When tires wear down to a depth of 1/16th of an inch, they’re considered “bald,” and should be replaced right away.
5. Map your route
Google Maps can also boost your miles per gallon by recommending certain routes that avoid hills and traffic, resulting ideally in more constant driving speeds. Fuel-efficient routes are available on the mobile Android and iOS apps, though the feature hasn’t been rolled out to all users yet.
To turn on fuel efficiency in Google Maps, tap the three dots on the directions screen, then tap “Route options” and toggle the “Prefer fuel-efficient routes” option on.
Other fuel-tracking mobile apps like Fuelio and JerryCan provide methods for improving your fuel efficiency as well as tracking gas prices at stations. JerryCan claims that drivers using its app can improve their fuel efficiency by up to 20%.
In short, hypermiling is the practice of maximizing fuel efficiency to the ultimate degree, from choosing routes that require less braking and accelerating to cleaning out your trunk to lower your vehicle’s weight.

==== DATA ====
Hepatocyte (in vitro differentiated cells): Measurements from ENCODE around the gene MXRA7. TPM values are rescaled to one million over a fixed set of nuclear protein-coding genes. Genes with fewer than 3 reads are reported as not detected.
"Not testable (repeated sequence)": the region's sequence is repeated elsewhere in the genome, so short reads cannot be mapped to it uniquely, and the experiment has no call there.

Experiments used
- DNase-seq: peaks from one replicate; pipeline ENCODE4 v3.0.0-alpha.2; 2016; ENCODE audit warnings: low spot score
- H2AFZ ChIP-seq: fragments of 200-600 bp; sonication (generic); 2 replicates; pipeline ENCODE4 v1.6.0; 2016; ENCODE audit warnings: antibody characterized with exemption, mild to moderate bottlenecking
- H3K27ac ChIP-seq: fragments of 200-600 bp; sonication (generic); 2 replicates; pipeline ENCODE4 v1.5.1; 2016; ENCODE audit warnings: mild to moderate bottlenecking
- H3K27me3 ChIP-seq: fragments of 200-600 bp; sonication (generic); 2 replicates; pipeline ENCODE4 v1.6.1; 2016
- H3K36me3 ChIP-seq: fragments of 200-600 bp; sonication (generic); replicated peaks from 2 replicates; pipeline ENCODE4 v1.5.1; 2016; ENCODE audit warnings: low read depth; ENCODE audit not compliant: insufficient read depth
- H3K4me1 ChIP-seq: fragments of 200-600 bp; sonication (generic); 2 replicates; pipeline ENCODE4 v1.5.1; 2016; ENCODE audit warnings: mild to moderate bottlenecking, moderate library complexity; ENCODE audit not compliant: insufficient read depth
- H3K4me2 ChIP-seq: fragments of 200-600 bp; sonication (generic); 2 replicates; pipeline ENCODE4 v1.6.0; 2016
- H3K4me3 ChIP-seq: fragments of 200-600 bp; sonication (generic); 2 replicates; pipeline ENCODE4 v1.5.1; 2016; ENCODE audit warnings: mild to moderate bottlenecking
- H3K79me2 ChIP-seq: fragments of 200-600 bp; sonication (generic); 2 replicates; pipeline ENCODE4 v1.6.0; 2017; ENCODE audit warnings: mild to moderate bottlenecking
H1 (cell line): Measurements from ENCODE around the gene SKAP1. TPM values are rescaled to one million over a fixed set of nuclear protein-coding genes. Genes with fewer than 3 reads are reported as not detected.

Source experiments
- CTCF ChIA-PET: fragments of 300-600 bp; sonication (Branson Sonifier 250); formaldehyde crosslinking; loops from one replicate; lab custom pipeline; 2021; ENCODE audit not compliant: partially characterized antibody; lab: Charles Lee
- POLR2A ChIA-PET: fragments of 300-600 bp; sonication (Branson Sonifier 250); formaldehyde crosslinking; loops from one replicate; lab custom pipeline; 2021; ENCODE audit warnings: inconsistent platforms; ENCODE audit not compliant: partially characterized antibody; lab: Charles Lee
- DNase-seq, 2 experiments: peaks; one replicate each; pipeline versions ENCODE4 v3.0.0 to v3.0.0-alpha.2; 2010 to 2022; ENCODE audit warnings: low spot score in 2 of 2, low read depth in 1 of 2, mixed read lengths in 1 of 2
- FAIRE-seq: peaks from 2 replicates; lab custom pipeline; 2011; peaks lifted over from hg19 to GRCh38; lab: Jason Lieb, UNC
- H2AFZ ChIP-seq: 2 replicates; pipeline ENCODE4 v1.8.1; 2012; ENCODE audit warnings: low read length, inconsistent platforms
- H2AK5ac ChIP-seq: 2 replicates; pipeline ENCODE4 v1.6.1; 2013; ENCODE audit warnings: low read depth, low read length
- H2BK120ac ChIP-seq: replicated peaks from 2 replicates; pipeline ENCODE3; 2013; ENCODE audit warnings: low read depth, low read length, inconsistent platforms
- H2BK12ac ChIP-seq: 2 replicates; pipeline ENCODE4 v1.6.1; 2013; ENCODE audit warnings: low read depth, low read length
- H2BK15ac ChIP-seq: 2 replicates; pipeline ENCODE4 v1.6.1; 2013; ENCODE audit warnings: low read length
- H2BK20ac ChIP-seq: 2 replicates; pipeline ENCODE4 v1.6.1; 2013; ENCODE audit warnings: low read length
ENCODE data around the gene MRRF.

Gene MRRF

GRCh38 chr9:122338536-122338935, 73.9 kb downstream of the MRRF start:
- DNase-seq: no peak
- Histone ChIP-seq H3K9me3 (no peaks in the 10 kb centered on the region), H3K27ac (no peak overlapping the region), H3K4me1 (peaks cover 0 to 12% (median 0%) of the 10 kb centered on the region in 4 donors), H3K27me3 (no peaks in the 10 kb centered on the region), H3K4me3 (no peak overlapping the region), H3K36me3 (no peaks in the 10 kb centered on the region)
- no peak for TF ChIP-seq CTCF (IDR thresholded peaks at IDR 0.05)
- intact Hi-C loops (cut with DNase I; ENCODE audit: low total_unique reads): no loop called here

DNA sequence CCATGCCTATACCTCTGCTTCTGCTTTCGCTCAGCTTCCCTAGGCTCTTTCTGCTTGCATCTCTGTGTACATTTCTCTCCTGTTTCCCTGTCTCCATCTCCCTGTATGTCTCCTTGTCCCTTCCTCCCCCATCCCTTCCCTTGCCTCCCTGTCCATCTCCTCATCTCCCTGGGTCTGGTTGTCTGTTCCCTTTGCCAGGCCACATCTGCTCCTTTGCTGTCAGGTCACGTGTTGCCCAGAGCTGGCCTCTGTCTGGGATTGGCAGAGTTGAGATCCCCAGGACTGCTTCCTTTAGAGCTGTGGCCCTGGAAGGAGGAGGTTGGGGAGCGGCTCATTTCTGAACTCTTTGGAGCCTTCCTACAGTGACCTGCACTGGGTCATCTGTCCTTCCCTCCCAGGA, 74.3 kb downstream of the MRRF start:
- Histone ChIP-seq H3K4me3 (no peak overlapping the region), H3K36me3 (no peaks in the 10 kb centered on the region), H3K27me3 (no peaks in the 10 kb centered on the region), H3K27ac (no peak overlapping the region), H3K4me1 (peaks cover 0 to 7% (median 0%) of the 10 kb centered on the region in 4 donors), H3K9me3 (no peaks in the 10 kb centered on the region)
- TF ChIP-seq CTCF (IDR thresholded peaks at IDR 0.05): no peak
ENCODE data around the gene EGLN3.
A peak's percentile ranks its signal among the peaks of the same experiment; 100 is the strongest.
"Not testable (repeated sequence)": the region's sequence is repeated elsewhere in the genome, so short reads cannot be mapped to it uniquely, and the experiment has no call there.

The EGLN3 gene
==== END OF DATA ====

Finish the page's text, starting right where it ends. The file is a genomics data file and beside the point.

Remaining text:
Hypermilers might even park facing the sun when it’s cold to conserve energy spent defrosting their windshield, and in the shade when it’s cool to save on AC.
Below, CNET editor Brian Cooley explains how drivers can adapt extreme hypermiling techniques to increase their own fuel efficiency.
7. Try a club membership for discounted gas prices
costco,and all offer discounted gas prices to members. Walmart Plus charges 5 cents less at its fueling centers, plus access to all Sam’s Club locations. Memberships cost $13 a month or $98 a year, while Sam’s Club memberships range between $45 and $100 per year.